5 Causes of Brown Discharge during Pregnancy: When to Set the Alarm Bell Ringing?
When a woman is pregnant her health and the way she feels is and must be her greatest concern. Should you be anxious about brown discharge during pregnancy? In most cases yes, though sometimes it may be a normal condition. It has to be highlighted, however, that there’s a golden rule during pregnancy: “You must inform your doctor of any manifestation of brown discharge that you have”. It will be important to understand the nature of your spotting.
What’s the Character of Your Brown Discharge?
- A few drops of brown discharge in the 1st week of pregnancy. As a non-recurring phenomenon, it’s normal. Why does it happen? After an ovule is impregnated, it travels through the Fallopian tube and becomes embedded in the lining of the womb. When that occurs, the lining of the uterus may get slightly damaged, causing a small amount of brown spotting – just a few drops. That is a kind of bleeding that occurs just once and has no progress. However, in many women the embedment of the embryo proceeds without any discharge whatsoever.
- Constant or recurring brown spotting in the 1st trimester of pregnancy. This kind of discharge may carry a threat of miscarriage. Why? Usually a threat of miscarriage is associated with the lack of the female sex hormone progesterone. The major function of progesterone is to save a fetus in the uterus. Lack of progesterone causes separation of some fragments of the womb lining. That’s exactly what happens when women have regular menstruation. Menses are also associated with a sharp drop of the progesterone level in the second part of the menstrual cycle. When the womb lining separates, its blood vessels are damaged, causing constant or reoccurring bleeding.
- Moderate reccurring brown spotting in the 5th – 8th week of pregnancy, accompanied by lower abdominal pain. Those are typical symptoms of ectopic pregnancy when the inner rupture of the Fallopian tube or so-called tubal abortion is triggered. Lower abdominal pain in this situation is caused by the hemorrhage into the Fallopian tube and is experienced on the side where the pregnancy has been developed.
- Moderate recurring brown bleeding in the 2nd part of pregnancy. This is a sign of premature separation of the placenta that is located properly. This phenomenon may be accompanied by abundant bleeding. But if placenta is separated in little parts, a woman experiences a moderate brown discharge which is a very dangerous condition for both the fetus and the pregnant woman. The baby, in this case, would lack oxygen and nutrients that are supplied through the placenta. This condition is fraught with acute placenta separation and abundant bleeding that can’t be dealt with at home without qualified medical assistance.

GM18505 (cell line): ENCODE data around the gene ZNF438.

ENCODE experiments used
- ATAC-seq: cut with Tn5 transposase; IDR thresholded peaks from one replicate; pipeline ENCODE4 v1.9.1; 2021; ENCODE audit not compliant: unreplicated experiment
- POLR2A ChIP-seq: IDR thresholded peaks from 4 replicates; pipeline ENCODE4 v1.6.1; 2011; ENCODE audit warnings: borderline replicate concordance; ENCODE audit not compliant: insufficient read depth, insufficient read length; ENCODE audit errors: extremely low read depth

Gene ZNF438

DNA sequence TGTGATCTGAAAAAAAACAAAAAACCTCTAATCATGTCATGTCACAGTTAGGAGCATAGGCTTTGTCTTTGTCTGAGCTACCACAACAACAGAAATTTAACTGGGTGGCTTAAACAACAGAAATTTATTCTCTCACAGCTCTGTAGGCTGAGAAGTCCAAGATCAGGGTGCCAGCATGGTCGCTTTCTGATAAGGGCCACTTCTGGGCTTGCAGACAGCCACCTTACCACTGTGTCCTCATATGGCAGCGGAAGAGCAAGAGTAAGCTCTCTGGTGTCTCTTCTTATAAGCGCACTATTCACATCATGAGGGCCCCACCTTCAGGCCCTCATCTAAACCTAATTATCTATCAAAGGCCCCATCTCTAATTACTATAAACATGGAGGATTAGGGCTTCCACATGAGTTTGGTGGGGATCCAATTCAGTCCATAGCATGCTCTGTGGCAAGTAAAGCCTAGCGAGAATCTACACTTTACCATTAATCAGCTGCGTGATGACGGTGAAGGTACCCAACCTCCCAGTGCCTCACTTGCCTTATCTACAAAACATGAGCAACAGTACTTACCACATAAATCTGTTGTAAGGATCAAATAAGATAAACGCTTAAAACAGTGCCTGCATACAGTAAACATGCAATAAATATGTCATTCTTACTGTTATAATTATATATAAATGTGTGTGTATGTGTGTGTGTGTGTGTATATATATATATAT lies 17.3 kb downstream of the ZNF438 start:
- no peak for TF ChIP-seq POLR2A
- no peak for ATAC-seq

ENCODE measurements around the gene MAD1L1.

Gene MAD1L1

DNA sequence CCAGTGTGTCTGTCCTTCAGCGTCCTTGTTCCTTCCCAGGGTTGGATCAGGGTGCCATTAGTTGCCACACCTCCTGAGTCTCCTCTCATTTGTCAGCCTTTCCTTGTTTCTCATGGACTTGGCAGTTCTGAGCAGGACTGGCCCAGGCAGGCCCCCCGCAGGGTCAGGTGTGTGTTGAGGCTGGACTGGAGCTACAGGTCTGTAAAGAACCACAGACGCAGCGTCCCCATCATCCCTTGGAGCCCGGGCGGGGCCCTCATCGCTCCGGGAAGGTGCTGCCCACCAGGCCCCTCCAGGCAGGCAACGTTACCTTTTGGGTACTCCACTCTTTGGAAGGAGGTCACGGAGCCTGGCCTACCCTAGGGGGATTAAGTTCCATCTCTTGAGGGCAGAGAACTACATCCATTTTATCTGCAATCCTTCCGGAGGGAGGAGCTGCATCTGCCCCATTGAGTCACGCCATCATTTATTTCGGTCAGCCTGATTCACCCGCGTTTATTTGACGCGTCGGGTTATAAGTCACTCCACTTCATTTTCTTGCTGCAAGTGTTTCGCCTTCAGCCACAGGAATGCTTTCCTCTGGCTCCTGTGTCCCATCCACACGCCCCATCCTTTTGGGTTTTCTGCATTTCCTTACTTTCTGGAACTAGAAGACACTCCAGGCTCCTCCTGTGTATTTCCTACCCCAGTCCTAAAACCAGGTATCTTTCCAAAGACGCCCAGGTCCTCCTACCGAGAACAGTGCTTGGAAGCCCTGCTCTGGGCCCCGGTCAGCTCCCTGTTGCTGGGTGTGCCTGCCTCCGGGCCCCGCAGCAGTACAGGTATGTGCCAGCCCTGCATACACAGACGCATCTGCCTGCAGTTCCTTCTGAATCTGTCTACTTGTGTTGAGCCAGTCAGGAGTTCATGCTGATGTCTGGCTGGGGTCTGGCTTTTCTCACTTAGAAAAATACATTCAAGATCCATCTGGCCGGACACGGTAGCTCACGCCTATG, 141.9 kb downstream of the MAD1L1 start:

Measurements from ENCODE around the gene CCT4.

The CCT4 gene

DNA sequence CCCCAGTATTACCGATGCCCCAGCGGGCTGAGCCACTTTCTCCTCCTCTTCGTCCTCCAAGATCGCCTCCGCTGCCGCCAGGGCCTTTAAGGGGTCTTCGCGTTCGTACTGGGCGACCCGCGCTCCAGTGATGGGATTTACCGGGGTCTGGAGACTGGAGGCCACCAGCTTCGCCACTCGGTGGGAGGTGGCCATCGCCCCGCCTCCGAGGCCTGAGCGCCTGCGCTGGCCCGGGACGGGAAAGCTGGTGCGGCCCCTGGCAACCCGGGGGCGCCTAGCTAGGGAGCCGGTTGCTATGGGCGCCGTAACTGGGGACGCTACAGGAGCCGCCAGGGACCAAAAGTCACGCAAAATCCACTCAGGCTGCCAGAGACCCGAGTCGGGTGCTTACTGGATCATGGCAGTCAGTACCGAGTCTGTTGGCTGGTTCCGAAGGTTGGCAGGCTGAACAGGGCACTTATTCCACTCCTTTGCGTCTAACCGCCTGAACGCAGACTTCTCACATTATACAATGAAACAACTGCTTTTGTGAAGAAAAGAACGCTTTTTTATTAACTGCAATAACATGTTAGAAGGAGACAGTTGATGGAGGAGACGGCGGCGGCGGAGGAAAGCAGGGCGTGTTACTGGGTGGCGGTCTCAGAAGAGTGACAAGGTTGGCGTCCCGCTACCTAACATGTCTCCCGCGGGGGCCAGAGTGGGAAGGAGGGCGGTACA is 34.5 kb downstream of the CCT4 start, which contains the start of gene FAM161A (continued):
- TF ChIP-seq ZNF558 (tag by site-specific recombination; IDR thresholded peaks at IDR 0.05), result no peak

What Medical Measures Can Be Taken?
Your doctor will provide you with treatment, based on your condition, diagnosis and term of pregnancy. Some of the suggestions include the following:
- Brown spotting in the 1st trimester, indicating the beginning of spontaneous miscarriage due to the lack of the hormone progesterone, is treated with prescription of progesterone analogues like Utrogestan, for instance.
- In the case of ectopic pregnancy, urgent surgery is needed. The risk is high that the growing fetus will rupture the wall of the Fallopian tube completely and cause internal bleeding. Therefore, if you experience lower abdominal pain with brown spotting during pregnancy, you must call the ambulance immediately.
- Brown spotting in the 2nd part of pregnancy is considered to be an alarming sign. That’s why a woman with these symptoms need to be examined urgently and diagnosed by doctors in order to prescribe the necessary treatment. Remember that timely medical assistance will help to save your pregnancy as well as the life and health of your baby.
These were typical causes of brown discharge during pregnancy. As you can see, this condition should alert you. We all know that any kind of anxiety is highly undesirable for a pregnant woman. To eliminate this anxiety and to prevent potential threats to your baby’s life and your own health, contact your doctor immediately and inform him/her of your condition.